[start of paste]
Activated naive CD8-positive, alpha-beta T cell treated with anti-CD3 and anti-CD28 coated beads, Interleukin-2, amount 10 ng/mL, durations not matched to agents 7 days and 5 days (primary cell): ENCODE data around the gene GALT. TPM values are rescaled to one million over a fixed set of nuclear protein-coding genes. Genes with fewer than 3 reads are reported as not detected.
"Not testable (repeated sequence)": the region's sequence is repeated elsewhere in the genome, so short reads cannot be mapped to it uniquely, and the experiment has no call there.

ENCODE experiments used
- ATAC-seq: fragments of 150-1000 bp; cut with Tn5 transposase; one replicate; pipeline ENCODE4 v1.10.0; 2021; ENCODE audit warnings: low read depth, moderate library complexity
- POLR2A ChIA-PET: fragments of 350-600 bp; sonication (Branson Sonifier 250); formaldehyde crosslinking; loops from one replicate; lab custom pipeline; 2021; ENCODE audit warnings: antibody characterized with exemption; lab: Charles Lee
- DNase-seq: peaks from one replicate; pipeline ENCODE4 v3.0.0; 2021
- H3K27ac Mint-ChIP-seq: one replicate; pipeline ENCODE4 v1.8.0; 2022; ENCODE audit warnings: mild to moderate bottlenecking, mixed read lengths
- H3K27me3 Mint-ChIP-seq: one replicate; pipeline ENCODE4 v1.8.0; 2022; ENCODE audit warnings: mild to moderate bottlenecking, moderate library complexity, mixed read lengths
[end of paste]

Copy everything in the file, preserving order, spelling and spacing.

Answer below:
Activated naive CD8-positive, alpha-beta T cell treated with anti-CD3 and anti-CD28 coated beads, Interleukin-2, amount 10 ng/mL, durations not matched to agents 7 days and 5 days (primary cell): ENCODE data around the gene GALT. TPM values are rescaled to one million over a fixed set of nuclear protein-coding genes. Genes with fewer than 3 reads are reported as not detected.
"Not testable (repeated sequence)": the region's sequence is repeated elsewhere in the genome, so short reads cannot be mapped to it uniquely, and the experiment has no call there.

ENCODE experiments used
- ATAC-seq: fragments of 150-1000 bp; cut with Tn5 transposase; one replicate; pipeline ENCODE4 v1.10.0; 2021; ENCODE audit warnings: low read depth, moderate library complexity
- POLR2A ChIA-PET: fragments of 350-600 bp; sonication (Branson Sonifier 250); formaldehyde crosslinking; loops from one replicate; lab custom pipeline; 2021; ENCODE audit warnings: antibody characterized with exemption; lab: Charles Lee
- DNase-seq: peaks from one replicate; pipeline ENCODE4 v3.0.0; 2021
- H3K27ac Mint-ChIP-seq: one replicate; pipeline ENCODE4 v1.8.0; 2022; ENCODE audit warnings: mild to moderate bottlenecking, mixed read lengths
- H3K27me3 Mint-ChIP-seq: one replicate; pipeline ENCODE4 v1.8.0; 2022; ENCODE audit warnings: mild to moderate bottlenecking, moderate library complexity, mixed read lengths